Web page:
I wanted to add a few of my own thoughts to Andrew’s last post on the AAP and the IDPF. I agree that there is too much emphasis on a replication of the print page, and too little engagement in re-envisioning the product so that it supports a diversity of distribution channels and ultimately, product conceptualizations. For that matter, many of us will still opt for some form of print manifestation, for some classes of this content. But regardless, publishers are aware at least cognitively of these transformations, as Sara Lloyd of Pan Macmillan witnesses in her recent manifesto. Indeed, DAISY is not the only actor that is encouraging IDPF to adopt a more profound engagement with newer presentation technologies and a greater diversity in the expectations for interaction, collaboration, and sharing.
One of the harder equations to solve is where the support for some of the features Andrew mentions should actually be located — are they format bound? What is the value in specifying an explicit framework that supports (e.g.) OpenID and OpenSocial for collaborative reading of texts (viz. texts broadly defined)? How much of that should be a normative consideration of the application environment, vs. how much in a schema? Perhaps we rather need to participate more outbound such that libraries and publishers more actively engage in efforts like OpenSocial and DataPortability, to bring the changing needs of our served communities into those dialogues.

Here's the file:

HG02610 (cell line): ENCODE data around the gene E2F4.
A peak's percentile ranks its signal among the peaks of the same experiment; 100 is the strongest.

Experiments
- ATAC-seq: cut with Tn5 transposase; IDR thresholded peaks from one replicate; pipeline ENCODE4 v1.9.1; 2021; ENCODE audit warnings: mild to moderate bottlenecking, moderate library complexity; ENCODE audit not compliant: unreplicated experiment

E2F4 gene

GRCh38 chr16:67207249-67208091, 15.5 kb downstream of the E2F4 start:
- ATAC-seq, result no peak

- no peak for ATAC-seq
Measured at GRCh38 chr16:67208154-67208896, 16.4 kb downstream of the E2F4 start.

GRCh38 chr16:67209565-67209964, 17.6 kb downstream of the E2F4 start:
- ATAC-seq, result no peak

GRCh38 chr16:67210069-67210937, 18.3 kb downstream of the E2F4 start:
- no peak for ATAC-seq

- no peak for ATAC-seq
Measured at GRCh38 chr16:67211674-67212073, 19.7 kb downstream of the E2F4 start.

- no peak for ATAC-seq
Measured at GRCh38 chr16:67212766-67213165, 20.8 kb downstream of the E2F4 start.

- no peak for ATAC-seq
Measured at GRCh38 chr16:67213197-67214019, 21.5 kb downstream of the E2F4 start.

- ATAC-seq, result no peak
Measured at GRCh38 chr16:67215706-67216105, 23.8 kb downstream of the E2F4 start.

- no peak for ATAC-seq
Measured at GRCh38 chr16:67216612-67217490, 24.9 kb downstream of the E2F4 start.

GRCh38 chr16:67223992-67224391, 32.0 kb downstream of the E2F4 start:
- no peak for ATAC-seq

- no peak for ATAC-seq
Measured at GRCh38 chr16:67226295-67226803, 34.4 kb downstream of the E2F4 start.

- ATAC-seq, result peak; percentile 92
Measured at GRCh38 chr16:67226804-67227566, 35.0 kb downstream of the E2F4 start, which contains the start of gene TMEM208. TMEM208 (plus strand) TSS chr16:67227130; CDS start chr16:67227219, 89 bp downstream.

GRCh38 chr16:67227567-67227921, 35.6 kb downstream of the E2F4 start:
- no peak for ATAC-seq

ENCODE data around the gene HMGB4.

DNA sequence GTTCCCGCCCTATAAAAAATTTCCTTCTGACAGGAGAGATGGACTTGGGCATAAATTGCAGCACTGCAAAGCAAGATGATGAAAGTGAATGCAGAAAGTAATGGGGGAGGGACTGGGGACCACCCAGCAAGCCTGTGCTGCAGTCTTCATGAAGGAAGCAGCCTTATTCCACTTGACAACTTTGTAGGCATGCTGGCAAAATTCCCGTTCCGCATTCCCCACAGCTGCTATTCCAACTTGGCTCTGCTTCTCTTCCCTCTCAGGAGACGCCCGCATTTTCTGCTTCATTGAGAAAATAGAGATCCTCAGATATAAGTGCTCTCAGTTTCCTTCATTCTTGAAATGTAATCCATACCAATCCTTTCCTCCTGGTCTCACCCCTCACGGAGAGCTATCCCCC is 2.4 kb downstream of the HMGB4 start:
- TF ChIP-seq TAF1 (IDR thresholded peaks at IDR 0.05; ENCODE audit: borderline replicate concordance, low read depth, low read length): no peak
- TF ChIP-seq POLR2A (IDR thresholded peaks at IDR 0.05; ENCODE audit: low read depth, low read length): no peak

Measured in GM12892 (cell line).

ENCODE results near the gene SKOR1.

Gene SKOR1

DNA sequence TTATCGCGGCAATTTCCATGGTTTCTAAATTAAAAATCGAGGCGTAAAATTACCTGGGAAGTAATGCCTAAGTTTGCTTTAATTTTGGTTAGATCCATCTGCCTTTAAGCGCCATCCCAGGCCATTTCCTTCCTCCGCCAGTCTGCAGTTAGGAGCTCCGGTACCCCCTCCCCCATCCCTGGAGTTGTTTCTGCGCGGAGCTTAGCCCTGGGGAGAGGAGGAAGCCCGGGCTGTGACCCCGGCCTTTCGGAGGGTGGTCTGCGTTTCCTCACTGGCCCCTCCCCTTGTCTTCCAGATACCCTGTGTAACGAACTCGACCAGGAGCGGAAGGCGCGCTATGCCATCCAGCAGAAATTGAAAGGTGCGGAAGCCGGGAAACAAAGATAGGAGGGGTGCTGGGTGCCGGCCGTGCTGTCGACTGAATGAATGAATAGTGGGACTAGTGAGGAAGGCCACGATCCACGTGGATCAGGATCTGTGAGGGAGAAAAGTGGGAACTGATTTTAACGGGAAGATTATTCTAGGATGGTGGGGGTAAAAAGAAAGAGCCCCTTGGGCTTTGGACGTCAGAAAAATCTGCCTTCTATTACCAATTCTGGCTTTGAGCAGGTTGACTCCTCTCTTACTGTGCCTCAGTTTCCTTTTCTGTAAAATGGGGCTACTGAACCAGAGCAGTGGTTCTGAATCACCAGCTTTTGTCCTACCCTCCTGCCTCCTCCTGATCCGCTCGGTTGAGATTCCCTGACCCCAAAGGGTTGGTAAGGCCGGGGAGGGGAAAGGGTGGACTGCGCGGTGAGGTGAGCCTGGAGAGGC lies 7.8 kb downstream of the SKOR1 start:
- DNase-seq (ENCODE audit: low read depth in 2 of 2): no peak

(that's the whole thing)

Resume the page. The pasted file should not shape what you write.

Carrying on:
Organizationally, how do publishers and libraries become the type of enterprises where that kind of open technical and policy engagement is not only tolerated but endorsed as a normal run of business, instead of being perceived as a perfidious seduction?
I don’t have either cleverness or answers, but I do wonder what goes into the IDPF’s court as a work product, and what goes into the court of our community as a responsibility to redefine and rescale the boundaries of the world of participation.